Author: Leigh Bardugo

Genre: YA, Romance, Fiction

Link to Goodreads: link

Rating: 2 out of 5.

The Darkling rules Ravka from his shadow throne.

Now the nation’s fate rests with a broken Sun Summoner, a disgraced tracker, and the shattered remnants of a once-great magical army.

Deep in an ancient network of tunnels and caverns, a weakened Alina must submit to the dubious protection of the Apparat and the zealots who worship her as a Saint. Yet her plans lie elsewhere, with the hunt for the elusive firebird and the hope that an outlaw prince still survives.

Alina will have to forge new alliances and put aside old rivalries as she and Mal race to find the last of Morozova’s amplifiers. But as she begins to unravel the Darkling’s secrets, she reveals a past that will forever alter her understanding of the bond they share and the power she wields. The firebird is the one thing that stands between Ravka and destruction—and claiming it could cost Alina the very future she’s fighting for.

The series ends in a whimper, but many YA series seem to feel that way—Maas, Clare, Cashore, even Sanderson sometimes. As far as this particular ending: most seem to love it or hate it.

I closed the final book and felt emptiness.

The Grishaverse is such a fun world, and it’s sad to leave it—but that doesn’t mean the journey/story was at all pleasant. It was so, so plotless.

The narrative just kind of wandered around, occasionally picking up stakes and then forgetting they’re there. I felt like I was standing behind Alina in a concert, craning my neck to try to get a glimpse of all the other characters I cared about more than her. Which is literally all of them.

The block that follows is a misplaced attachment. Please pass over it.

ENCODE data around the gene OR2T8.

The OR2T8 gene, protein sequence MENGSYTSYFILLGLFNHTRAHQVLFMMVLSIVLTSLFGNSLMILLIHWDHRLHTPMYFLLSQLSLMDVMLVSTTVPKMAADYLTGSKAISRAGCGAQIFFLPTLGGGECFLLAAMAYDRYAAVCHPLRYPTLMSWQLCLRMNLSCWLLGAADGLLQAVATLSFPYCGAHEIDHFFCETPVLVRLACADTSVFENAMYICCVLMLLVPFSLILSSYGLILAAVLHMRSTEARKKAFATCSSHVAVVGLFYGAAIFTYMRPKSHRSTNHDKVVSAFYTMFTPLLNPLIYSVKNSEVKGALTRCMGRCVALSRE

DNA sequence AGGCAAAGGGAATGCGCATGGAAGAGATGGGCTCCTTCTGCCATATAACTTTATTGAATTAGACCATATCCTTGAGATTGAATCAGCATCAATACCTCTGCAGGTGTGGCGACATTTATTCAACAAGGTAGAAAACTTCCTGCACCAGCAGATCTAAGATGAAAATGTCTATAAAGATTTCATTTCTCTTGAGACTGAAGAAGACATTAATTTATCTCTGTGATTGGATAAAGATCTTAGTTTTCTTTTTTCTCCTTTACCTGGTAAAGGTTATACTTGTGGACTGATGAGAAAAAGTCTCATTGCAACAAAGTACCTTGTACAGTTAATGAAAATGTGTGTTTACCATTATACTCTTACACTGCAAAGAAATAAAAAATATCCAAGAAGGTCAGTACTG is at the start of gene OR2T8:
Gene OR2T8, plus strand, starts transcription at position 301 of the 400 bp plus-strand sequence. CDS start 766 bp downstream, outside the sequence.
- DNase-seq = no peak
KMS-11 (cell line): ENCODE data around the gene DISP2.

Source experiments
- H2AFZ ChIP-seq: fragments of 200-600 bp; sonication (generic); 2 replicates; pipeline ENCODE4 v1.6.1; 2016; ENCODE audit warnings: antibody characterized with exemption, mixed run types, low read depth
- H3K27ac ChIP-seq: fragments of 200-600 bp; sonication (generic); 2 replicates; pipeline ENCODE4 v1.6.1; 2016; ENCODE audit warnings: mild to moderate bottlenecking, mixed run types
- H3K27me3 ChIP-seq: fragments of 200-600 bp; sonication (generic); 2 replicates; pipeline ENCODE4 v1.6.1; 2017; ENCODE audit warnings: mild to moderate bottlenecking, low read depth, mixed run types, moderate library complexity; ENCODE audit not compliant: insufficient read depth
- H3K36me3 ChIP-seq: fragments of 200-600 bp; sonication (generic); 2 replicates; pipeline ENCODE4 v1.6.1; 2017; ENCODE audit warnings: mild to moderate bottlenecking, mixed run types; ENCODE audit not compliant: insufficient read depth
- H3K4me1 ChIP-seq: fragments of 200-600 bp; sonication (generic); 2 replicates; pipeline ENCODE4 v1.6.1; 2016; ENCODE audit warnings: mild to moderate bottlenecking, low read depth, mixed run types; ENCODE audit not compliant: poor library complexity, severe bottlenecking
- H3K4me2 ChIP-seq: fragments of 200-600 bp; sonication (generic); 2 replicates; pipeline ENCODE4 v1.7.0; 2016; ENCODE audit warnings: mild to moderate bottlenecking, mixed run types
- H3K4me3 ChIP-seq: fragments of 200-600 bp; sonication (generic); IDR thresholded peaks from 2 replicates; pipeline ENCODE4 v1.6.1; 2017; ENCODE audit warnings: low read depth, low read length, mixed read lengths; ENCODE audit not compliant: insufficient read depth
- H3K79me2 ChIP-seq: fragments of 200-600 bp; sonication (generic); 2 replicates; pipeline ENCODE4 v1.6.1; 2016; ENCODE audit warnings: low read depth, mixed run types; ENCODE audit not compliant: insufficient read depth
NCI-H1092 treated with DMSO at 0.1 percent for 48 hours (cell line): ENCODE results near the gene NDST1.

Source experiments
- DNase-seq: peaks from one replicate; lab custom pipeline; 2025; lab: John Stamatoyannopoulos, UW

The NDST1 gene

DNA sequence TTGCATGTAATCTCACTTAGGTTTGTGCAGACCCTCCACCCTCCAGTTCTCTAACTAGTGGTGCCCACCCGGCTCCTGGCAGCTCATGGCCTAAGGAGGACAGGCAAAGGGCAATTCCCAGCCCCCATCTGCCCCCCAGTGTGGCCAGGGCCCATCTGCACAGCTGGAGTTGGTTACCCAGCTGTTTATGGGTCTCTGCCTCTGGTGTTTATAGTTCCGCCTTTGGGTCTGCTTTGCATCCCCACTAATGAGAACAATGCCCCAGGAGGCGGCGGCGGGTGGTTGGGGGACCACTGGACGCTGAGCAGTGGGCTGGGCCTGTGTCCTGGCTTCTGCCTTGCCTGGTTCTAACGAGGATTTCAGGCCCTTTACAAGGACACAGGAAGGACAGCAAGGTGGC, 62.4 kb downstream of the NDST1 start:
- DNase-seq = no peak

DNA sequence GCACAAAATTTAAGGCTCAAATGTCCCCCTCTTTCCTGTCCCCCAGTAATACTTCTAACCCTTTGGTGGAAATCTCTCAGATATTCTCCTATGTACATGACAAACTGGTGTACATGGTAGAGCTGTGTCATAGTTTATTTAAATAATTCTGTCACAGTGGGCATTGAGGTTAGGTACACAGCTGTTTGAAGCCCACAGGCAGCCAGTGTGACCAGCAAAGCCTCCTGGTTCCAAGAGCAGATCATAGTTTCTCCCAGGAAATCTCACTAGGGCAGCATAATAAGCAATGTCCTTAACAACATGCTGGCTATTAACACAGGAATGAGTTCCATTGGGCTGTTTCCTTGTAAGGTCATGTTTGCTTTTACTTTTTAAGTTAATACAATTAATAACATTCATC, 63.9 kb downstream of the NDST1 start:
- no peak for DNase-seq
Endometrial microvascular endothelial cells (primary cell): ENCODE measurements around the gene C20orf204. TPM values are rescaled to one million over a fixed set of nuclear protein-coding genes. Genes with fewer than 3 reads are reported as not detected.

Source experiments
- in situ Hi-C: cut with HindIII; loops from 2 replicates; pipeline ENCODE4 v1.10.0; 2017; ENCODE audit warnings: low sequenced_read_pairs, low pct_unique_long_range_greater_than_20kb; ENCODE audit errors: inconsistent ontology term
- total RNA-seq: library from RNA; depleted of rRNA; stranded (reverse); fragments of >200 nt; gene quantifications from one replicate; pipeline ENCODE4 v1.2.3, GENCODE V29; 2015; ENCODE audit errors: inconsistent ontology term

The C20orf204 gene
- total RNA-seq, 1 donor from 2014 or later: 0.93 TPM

Did Alina make herself smaller for Mal? Is the ending therefore problematic? The discussion floating around about this is really interesting. First, I think Bardugo kind of sidestepped that accusation by making it totally not up to Alina. She does go for all the power—and it gets taken away. And she acknowledges that that doesn’t feel great. Sometimes things end with a whimper.

My take: Alina didn’t grow enough throughout the series to have a different ending.

The flirting with power and immorality was kind of for nothing. She was just being a tease with it. Regardless, that girl from Shadow and Bone? Yeah, this is the ending for her. I don’t want her to be a queen. Give me (SINGLE AND READY TO MINGLE) Nikolai every. Single. Time.

So—why did many hate (including myself) the end?

It seemed like despite herself, Bardugo was rooting for Mal. Like maybe despite getting bored with him she just couldn’t drag Alina away from Mal for a second, even during the very few Darkling scenes in Ruin and Rising. So, while the length of the ending was gratuitous and boring, the ending itself just feels like a reflection of the characters and the series itself. Blah.

Final hot take: The Darkling is not the villian to get behind. I can think of many cooler villains with far better backstories and moral greyness. The grinch. Cardan Greenbriar. Circe. All of the Lannisters. The Darkling has been alive for centuries, has had plenty of opportunities to change, and still he made the premeditated decision to give Genya to a creepy, creepy king. And to completely control Alina. And much, much more. Y’all just like the Darkling because he’s sexy. He murders children, people. There’s a sexier too-sly fox prince right there to thirst over.I mean he’s kind of sexy sometimes but he still murders babies

However! Let none of this nebulous disappointment change the way you think about the Six of Crows duology, which is peak, perfect YA. Bardugo upped her game a thousandfold when she turned to Ketterdam.

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